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Differential Colonization Patterns of Bananas (Musa spp.) by Physiological Race 1 and Race 4 Isolates of Fusarium oxysporum f.sp. cubense

Guo, Lijia, Yang, Laying, Liang, Changcong, Wang, Guofen, Dai, Qingdon, Huang, Junsheng
Phytopathologische Zeitschrift 2015 v.163 no.10 pp. 807-817
Fusarium oxysporum f. sp. cubense, Fusarium wilt, Musa, bananas, disease severity, fluorescence, gene expression regulation, genes, microbial colonization, quantitative polymerase chain reaction, roots, sporulation, varieties, virulence, xylem vessels, Brazil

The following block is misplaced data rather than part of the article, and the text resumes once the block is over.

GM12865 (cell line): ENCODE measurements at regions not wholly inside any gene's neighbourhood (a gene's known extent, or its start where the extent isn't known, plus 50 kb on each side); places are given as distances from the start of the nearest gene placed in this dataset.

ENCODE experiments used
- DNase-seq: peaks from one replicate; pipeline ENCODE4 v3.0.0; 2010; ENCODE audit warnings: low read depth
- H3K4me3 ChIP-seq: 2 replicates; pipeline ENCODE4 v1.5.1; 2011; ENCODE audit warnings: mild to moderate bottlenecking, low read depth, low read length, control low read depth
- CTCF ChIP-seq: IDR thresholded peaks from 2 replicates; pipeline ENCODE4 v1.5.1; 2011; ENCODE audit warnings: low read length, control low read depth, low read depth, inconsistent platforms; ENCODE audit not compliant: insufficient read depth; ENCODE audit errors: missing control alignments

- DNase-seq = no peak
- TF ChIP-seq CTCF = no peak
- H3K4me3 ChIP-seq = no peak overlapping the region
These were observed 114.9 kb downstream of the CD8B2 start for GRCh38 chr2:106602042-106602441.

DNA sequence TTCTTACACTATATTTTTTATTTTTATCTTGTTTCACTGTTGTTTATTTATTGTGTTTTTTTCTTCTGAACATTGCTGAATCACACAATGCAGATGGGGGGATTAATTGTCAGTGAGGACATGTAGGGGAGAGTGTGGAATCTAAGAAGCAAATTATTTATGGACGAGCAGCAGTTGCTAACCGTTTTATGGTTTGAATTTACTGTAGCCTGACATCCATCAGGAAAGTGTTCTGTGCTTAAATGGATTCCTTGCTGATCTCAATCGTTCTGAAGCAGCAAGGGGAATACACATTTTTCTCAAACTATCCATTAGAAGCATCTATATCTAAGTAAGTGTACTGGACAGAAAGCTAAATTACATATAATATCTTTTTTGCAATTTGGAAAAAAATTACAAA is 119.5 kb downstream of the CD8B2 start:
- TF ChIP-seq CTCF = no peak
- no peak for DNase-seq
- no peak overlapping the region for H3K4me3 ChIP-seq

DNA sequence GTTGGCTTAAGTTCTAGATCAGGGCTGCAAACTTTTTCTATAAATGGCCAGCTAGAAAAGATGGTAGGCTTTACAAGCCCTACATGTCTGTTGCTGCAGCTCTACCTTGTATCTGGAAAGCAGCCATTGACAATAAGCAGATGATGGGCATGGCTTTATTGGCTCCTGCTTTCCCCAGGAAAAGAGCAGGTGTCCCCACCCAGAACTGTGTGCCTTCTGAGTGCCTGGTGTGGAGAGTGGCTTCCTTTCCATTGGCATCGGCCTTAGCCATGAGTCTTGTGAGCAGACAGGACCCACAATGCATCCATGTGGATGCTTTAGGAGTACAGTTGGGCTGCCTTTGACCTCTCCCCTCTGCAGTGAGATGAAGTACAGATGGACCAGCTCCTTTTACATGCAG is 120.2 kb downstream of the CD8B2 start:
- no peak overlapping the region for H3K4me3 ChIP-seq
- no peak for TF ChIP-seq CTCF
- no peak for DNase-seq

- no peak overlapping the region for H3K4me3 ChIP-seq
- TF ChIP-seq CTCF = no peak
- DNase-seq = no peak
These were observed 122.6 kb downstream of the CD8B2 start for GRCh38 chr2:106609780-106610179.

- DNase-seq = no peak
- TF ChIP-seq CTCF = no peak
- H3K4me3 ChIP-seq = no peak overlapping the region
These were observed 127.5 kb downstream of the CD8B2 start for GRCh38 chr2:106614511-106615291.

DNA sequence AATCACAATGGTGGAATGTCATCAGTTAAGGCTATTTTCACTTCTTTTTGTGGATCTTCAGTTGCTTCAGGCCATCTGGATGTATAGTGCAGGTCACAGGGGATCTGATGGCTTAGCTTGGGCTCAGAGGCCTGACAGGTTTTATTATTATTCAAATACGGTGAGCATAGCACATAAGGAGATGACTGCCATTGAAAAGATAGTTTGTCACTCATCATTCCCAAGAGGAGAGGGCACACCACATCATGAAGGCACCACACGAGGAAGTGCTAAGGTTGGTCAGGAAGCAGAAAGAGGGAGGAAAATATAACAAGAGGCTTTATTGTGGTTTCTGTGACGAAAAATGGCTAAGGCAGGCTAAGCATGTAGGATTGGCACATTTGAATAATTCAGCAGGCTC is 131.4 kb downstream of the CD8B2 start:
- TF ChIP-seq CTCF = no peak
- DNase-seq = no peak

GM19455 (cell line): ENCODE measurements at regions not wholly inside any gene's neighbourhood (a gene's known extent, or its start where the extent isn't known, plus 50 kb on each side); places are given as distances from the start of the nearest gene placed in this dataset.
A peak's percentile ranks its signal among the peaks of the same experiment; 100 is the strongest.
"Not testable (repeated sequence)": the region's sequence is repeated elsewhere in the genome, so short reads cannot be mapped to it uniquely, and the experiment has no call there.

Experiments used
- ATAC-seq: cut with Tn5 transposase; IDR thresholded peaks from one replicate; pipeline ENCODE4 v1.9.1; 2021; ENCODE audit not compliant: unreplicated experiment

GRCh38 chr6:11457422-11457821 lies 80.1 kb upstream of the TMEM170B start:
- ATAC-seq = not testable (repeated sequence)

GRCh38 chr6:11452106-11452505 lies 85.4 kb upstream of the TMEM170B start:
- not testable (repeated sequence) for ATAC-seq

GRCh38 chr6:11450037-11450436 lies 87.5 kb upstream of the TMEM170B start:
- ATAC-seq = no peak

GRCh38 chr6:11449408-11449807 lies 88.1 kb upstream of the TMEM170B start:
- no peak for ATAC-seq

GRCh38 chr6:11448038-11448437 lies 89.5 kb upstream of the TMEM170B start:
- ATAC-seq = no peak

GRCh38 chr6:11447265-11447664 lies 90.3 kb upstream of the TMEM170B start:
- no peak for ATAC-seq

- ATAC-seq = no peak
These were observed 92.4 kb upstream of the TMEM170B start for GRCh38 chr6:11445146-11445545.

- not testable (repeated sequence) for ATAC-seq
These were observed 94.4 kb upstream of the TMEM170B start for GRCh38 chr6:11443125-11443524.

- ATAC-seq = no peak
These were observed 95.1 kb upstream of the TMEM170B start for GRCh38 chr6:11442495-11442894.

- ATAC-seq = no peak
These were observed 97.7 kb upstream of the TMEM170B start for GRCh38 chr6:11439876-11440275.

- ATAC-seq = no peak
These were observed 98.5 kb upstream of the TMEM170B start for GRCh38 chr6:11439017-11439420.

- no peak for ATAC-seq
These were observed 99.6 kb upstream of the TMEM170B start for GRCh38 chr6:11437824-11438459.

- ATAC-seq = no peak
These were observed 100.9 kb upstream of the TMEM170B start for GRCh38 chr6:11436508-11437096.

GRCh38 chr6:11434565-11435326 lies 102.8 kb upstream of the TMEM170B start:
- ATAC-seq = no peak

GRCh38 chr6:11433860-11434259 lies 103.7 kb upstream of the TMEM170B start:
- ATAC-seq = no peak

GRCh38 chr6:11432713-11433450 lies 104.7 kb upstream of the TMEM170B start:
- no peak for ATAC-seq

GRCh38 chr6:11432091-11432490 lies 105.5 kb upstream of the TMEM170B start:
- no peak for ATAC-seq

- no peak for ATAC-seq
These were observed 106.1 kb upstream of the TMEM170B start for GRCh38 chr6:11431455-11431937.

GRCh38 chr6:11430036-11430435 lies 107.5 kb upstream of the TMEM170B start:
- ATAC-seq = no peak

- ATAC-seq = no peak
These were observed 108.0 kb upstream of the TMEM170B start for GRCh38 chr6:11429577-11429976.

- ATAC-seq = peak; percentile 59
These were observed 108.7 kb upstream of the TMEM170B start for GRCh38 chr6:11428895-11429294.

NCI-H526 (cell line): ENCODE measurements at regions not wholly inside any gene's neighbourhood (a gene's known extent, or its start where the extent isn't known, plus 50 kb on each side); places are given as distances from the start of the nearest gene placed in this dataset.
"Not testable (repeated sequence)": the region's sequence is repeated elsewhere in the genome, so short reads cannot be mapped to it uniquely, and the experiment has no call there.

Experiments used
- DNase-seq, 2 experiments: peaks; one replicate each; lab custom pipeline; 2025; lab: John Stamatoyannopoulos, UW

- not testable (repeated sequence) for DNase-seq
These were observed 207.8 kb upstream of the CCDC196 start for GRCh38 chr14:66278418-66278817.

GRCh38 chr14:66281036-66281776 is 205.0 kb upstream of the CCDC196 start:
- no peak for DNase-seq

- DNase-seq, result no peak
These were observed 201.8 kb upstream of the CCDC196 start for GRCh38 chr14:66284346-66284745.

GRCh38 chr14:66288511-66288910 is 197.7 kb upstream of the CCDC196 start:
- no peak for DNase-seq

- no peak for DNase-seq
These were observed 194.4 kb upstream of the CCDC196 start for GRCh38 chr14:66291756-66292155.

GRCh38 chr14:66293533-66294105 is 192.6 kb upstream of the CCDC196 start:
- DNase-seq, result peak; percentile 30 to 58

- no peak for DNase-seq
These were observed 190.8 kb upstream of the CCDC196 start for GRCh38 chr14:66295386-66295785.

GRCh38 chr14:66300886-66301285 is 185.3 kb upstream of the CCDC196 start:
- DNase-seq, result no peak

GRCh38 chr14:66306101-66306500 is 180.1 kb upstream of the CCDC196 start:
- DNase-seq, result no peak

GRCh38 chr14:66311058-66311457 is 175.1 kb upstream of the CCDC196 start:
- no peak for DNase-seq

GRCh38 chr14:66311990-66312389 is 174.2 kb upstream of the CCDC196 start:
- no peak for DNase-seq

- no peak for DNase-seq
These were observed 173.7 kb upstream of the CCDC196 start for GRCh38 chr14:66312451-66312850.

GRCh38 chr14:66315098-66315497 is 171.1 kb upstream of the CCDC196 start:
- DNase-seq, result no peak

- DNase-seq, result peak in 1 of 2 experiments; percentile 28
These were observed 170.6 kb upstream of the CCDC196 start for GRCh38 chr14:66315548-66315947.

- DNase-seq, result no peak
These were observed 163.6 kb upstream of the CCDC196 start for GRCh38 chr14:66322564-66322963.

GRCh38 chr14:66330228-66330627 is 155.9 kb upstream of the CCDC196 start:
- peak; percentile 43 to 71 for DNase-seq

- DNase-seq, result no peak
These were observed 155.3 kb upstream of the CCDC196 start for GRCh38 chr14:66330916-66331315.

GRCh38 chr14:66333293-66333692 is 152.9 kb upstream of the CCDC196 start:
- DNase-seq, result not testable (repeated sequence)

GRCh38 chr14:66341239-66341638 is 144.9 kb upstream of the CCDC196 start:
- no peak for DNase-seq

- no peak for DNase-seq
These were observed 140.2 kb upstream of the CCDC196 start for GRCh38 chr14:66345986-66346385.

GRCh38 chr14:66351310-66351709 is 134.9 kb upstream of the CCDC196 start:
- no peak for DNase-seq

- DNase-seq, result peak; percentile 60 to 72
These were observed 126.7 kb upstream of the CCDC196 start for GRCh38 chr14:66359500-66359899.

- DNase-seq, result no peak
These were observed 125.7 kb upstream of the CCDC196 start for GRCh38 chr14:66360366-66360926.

Fusarium oxysporum f.sp. cubense (Foc) is the causative agent of Fusarium wilt of bananas (Musa spp.). To clarify the colonization patterns of Foc in bananas, two green fluorescent protein‐tagged isolates, NT320 (race 1) and B2‐gfp (race 4), were used to follow infection of the banana varieties Pisang Awak and Brazil. Penetration and colonization of both isolates in roots of these two banana varieties were observed within 6 days, but sporulation in xylem vessels was not observed until day 30 postinoculation. Interestingly, B2‐gfp penetrated into xylem vessels of Pisang Awak banana roots more quickly than NT320, implying that the race 4 isolate is more virulent than the race 1 isolate. This result was further confirmed by comparing the disease severity of plants inoculated with NT320 with that of plants inoculated with B2‐gfp. Quantitative real‐time PCR revealed that some pathogenicity‐associated genes, including Fga1, Fhk1, Fow2 and Ste12, were upregulated by B2‐gfp during exposure to Brazil bananas, while they were either downregulated by NT320 or not significantly changed. These data might partly explain why the race 4 isolate was more virulent than the race 1 isolate.